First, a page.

Let's get this out of the way first. The Oculus Rift is a remarkable, intoxicating, mesmerising experience, and virtual reality, or VR, will almost certainly turn out to be one of the defining technologies of the next century -- but not quite yet.
I first tried out a VR headset perhaps a dozen years ago: it was like trying to play Pong while wearing a diving helmet. On a boat in a storm. At midnight. Drunk.
The Rift shows how much the state of the art has advanced. In a post-industrial hipster-infested warehouse -- inevitably not too far from Shoreditch in London -- I got a tour of some of the games and other 'experiences' being built for the headset.
Unlike 'mixed reality' devices such as Microsoft's HoloLens, where the virtual image only takes up a small amount of your field of vision, with Rift you are entirely surrounded by the digital world.
It's all kinds of fun. The Rift headset ('put it on like a baseball cap', I'm told) is still too heavy, but light enough to be manageable for long periods. As soon as the headset is in place you're entirely surrounded by a virtual world: look up, or down or turn around and it doesn't go away.
The images are bright, crisp, and clear, and I experienced neither lag nor motion sickness as I shook my head or swung around to look behind me.
The new Touch controllers might look like cyberpunk catapults, but felt remarkably comfortable in my hands, making navigation and interaction instinctive -- which it must be when you can't see your actual hands any more.
Among the games on show, Robo Recall is the one that's being touted as a big breakthough for VR gaming, and it's certainly a lot of fun: shooting rogue androids (or breaking them to pieces with your bare virtual hands) is a vintage piece of arcade gaming, updated for VR.
What was more interesting was that after playing for maybe ten or 15 minutes, I finally gave up on my physical body. Jumping from place to place in the virtual world by teleport and spinning around to catch enemies creeping up behind me meant that I no longer knew -- or especially cared -- in which direction my physical body was pointing.
So considering how impressive the experience is on first-generation hardware, why aren't sales higher?
According to the stats from Canalys, only around two million pure VR headsets were sold last year (the analyst firm excludes viewers like Samsung's Gear VR and Google's Daydream). Of that two million, it's likely around 400,000 were from Oculus Rift (the company doesn't release data on its sales).
Part of the problem is undoubtedly the price. The Rift headset and controllers will cost you £600, while the PC to power it will cost at least the same again (and almost certainly significantly more), with a relatively limited set of games to play on it.
Facebook bought Oculus three years ago this month and when it did, the social network's boss was clearly already thinking beyond gaming.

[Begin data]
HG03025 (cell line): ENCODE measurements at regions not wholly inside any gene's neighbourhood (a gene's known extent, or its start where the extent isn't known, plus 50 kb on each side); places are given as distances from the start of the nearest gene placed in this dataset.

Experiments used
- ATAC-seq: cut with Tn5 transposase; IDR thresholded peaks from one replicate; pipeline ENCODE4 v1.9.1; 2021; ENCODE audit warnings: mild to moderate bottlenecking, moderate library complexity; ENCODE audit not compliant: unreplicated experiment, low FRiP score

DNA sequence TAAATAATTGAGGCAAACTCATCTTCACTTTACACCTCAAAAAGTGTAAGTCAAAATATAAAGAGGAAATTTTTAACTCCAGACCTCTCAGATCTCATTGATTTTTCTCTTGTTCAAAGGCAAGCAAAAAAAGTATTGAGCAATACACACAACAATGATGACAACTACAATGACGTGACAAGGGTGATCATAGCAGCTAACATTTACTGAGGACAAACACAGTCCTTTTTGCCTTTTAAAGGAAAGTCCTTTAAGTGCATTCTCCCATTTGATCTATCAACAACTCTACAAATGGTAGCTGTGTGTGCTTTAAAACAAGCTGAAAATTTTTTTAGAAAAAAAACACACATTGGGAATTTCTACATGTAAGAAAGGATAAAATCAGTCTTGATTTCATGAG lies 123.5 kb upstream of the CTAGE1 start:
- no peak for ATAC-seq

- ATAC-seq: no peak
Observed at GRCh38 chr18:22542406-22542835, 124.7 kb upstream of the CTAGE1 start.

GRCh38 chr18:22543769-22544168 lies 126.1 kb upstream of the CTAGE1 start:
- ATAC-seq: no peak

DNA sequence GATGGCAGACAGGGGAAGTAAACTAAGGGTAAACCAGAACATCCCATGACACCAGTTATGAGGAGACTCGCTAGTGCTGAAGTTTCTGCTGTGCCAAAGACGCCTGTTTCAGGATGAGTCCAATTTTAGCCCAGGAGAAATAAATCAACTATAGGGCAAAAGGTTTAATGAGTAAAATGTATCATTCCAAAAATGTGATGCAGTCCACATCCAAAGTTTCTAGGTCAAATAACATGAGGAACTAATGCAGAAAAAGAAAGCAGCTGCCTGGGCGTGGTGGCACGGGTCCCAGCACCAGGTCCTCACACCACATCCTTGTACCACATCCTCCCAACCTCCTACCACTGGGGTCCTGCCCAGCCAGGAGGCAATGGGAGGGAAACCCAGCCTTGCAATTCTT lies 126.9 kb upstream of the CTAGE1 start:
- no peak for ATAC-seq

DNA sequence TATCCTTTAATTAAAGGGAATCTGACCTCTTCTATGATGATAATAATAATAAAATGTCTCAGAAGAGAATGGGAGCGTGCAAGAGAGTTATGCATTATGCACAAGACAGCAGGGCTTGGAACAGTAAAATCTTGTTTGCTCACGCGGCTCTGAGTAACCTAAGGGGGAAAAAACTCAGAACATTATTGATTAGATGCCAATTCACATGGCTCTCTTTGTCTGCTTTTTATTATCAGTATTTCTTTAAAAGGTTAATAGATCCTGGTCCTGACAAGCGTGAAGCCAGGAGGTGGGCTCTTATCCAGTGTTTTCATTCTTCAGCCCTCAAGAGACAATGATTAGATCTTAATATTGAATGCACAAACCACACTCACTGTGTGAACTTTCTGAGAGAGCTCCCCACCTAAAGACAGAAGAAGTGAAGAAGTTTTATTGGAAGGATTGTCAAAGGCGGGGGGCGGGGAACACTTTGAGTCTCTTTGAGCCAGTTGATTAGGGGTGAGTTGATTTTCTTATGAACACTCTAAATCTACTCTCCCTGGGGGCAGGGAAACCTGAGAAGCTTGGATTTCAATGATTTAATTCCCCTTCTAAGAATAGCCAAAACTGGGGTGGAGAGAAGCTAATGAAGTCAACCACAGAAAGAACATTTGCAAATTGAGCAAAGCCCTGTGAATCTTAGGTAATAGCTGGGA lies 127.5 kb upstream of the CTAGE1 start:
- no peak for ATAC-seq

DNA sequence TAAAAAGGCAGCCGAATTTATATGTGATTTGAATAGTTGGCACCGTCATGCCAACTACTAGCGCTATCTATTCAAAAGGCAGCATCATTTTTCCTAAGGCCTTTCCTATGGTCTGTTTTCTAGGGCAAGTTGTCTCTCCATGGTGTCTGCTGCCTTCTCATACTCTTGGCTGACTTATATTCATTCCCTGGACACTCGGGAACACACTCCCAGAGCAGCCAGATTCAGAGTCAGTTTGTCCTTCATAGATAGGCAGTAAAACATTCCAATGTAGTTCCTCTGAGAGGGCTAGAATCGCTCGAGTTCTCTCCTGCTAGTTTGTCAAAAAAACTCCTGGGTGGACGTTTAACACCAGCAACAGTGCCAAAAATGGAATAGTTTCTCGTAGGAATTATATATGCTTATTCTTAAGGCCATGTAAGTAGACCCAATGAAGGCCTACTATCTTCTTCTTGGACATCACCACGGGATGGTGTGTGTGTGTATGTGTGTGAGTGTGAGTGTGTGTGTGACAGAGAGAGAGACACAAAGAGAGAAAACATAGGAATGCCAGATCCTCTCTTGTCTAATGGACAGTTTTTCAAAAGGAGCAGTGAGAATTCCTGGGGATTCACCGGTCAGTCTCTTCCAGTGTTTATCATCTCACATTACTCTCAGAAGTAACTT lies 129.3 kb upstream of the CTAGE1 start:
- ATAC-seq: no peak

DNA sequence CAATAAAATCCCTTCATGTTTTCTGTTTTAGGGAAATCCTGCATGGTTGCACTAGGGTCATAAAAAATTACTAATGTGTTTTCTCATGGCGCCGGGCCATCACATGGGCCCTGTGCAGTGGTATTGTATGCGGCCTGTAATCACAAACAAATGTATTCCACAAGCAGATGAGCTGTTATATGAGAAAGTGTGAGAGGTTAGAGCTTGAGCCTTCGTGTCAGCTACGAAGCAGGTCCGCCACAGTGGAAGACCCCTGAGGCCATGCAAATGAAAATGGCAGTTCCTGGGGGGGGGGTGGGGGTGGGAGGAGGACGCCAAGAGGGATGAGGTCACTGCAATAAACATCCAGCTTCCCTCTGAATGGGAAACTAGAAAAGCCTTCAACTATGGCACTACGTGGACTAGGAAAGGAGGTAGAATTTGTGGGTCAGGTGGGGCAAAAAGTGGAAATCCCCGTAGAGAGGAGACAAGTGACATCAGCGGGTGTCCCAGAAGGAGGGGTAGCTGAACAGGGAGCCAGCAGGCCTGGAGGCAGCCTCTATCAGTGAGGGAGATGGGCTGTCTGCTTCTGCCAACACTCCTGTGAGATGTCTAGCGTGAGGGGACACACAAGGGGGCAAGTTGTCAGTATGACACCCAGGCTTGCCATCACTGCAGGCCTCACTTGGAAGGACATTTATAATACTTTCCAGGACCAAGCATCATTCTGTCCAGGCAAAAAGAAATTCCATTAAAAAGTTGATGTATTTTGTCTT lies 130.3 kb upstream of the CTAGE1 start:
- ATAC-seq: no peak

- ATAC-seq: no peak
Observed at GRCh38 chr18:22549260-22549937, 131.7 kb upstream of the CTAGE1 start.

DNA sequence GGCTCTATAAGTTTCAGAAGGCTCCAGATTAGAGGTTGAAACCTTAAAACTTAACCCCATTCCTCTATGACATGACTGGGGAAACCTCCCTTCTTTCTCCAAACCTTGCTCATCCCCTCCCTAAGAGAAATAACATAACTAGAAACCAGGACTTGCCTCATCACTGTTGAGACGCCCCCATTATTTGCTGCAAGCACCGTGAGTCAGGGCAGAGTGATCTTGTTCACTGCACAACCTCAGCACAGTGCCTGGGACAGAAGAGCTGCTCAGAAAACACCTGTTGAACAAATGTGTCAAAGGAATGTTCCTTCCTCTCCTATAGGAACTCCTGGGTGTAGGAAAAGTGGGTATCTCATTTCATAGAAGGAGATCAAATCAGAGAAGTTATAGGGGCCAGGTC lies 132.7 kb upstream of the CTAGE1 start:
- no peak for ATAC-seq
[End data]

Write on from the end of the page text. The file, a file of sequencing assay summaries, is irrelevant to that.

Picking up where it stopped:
"Imagine enjoying a court-side seat at a game, studying in a classroom of students and teachers all over the world, or consulting with a doctor face-to-face -- just by putting on goggles in your home," Mark Zuckerberg said.
Using a Rift conjures up a strange mix of emotions. I felt vulnerable because I was blind to what was going on in the real world, and totally reliant on others: thanks to the robotic battle fully filling my vision and my imagination, I was relying on my invisible chaperones to make sure I didn't walk into a wall.
After ripping robots to pieces with my bare hands and smashing castles to the ground with blazing fireballs, I tested out a different use of the headset: watching video rather than gaming. And that's when I felt lonely, looking at some really high-quality 360 videos of scenes from around the world.
In one I found myself standing alone in the desert. That's barely an exaggeration: even with the technology at this early stage, it felt almost as real as that.
I was there.
The ability of something like Oculus Rift to transport you, to tell new stories, is going to be a remarkable tool for sure. But for all the spectacle, I still felt lonely.
Perhaps that's because I was simply watching something (although that's not the best verb to use for such an immersive experience) rather interacting with the game which would keep my attention focused. Maybe it's because VR is now so close to creating a life-like experience that I wanted to engage with it like real life and to share it with others. That's hard to do right now.
When Zuckerberg bought Oculus Rift, he said: "This is really a new communication platform. By feeling truly present, you can share unbounded spaces and experiences with the people in your life. Imagine sharing not just moments with your friends online, but entire experiences and adventures."
I think that's another reason why VR is yet to hit the mainstream: it's still mostly a solitary technology, and it needs to become a social one. Facebook is ideally positioned to make that happen, and Oculus is already taking some steps in that direction. That's when the real impact will be felt.